- RBS – Firms remain cautious about adding to their workforces in the current environment, pointing to an agonizingly slow downward drift in the unemployment rate. We expect an increase of 125,000 in tomorrow’s November nonfarm payroll release, and an unchanged unemployment rate at 9.0%.
- Deutsche Bank – We recently raised our forecast for nonfarm payrolls from +125k to +150k (175k private vs. 150k previously) on the back of improving data including ADP employment (206k vs. 130k), the Chicago PMI (62.6 vs. 58.4), the manufacturing ISM (52.7 vs. 50.8) and jobs plentiful (5.8 vs. 3.6)/jobs hard-toget (42.1 vs. 46.9). In addition, we are encouraged by the broader downtrend in jobless claims (the 4-week average on initial claims is near its April low), as well as the ongoing pattern of upward revisions to payrolls over the past several months. In point of fact, private payrolls have been revised higher in each of the past five months by an average of +32k. Hence, if October’s private payroll gain of +104k is revised up by a similar amount, then our November private payroll forecast of +175k will be less of a dramatic increase. Upward revisions to payrolls are consistent with our thesis that employment and income are being understated.
- Goldman Sachs – Based on information released so far this week, we are changing our payroll forecast to +125,000 from +100,000. This is roughly in line with the consensus expectation for tomorrow’s release.
- TD Securities — We are certainly encouraged by the strong showing in a wide array of ancillary employment indicators, including the November ADP employment report, weekly jobless claims and household employment survey, and believe the risk to our call for a 175K gain in employment may be titled to the upside. Collectively, the strength in all three reports matches (or in some cases exceeds) their strong performance earlier this year, when the economy was adding jobs at a decent 200K+ clip.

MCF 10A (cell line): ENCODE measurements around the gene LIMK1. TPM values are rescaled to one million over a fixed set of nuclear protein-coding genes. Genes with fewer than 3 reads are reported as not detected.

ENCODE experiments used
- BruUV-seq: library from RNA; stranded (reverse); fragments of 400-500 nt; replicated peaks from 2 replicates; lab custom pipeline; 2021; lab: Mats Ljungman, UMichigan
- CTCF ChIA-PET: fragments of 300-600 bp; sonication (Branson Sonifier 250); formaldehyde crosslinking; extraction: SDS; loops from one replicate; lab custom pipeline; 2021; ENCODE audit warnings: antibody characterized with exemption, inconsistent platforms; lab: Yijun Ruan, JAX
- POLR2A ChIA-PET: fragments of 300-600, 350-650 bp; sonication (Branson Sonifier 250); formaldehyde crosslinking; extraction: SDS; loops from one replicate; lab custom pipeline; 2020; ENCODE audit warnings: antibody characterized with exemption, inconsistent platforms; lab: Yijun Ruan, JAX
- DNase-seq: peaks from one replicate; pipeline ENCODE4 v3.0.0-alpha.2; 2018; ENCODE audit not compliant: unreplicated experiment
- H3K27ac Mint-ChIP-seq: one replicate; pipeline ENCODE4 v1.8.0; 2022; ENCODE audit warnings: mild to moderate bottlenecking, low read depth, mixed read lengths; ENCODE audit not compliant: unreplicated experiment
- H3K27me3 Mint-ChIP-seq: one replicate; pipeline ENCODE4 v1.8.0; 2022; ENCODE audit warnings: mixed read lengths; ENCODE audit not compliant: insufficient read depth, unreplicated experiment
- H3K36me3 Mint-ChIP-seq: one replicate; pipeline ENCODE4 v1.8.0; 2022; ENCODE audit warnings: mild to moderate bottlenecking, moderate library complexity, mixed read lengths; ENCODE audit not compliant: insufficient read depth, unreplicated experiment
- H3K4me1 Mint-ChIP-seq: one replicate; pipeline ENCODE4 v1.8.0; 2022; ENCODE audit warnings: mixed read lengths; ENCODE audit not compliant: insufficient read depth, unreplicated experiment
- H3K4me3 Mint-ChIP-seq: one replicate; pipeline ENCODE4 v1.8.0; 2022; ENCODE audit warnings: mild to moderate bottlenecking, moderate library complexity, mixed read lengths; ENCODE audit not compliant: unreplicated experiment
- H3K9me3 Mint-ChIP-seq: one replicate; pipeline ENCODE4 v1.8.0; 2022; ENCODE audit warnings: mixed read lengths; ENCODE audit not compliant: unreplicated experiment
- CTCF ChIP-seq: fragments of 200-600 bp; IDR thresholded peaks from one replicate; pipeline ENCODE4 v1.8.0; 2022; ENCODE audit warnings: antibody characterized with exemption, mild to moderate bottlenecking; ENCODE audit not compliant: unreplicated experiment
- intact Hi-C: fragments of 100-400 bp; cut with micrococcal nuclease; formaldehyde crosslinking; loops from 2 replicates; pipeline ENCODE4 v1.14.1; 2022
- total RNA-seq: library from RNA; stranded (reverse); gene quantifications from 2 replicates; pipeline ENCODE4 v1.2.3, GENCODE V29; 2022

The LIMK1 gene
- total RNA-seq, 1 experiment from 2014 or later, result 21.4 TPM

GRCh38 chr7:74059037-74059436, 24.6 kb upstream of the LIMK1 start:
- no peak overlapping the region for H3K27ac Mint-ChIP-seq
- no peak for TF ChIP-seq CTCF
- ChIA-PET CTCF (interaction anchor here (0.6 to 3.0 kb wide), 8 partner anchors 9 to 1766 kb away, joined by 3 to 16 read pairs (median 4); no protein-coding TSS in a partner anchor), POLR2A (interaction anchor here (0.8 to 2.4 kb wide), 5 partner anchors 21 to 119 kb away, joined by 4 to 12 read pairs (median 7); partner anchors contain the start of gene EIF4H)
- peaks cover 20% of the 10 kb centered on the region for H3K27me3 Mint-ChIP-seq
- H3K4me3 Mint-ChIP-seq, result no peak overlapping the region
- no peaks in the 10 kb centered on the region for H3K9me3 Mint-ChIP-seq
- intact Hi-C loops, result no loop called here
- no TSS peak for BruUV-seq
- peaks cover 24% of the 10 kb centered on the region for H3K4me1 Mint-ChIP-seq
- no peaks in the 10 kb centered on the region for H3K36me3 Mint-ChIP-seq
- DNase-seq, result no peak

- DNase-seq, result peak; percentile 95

- Capital Economics — Given the stronger than expected gain in the ADP measure of private employment, we now anticipate a 140,000 increase in the official measure of non-farm payrolls in November (13.30 GMT), up from October’s 80,000 gain. However, the unemployment rate should remain at 9.0%.
- BNP Paribas — We have revised our forecast for nonfarm payrolls up to 150k from 125k. The pick-up in hiring should be driven by the private sector, which we now expect will add 175k jobs after a 104k increase in the month prior (see chart above). Meanwhile, the government sector is forecast to shed 25k employees as state and local entities continue to struggle to close large budget gaps. We do not think that the overall pace of hiring will be enough to bring down the unemployment rate from 9% in November, though that assumes a stable labor force participation rate.
- Nomura – Today’s data release should not alter market expectations for the November payroll report, due out Friday 2 December. We forecast an increase in total nonfarm payrolls of 140,000 (150,000 private), with an unchanged unemployment rate at 9.0%.
- Barclays Capital — We continue to look for nonfarm payrolls to rise 125k in tomorrow’s November report, with a 150k increase in the private sector.
8:30 a.m. — The big jobs report for November arrives. The consensus calls for 125,000 jobs and unemployment standing pat at 9%.
9:00 a.m. — Dallas Fed President Fisher speaks on ‘America’s Fiscal Challenges’ in Dallas.
10 a.m. — Philadelphia Fed President Plosser speech at Policy Forum in Philadelphia.
To suggest financial markets have been volatile as of late is simply a wild understatement. Although we’ve certainly seen this type of volatility in terms of percentage moves over short spaces of time in the past, we can’t remember when we’ve last seen this degree of volatility within the context of whipsaw back and forth movement. Although it may sound hard to believe, if one looked only at closing S&P prices and added up the interim high to low and low to high movements of the SPX since literally May 1 of this year, the S&P has traveled 1,233.83 points!!!! More than the entire value of the SPX as of the close the day after Thanksgiving. Now how’s that for volatility over a seven month period?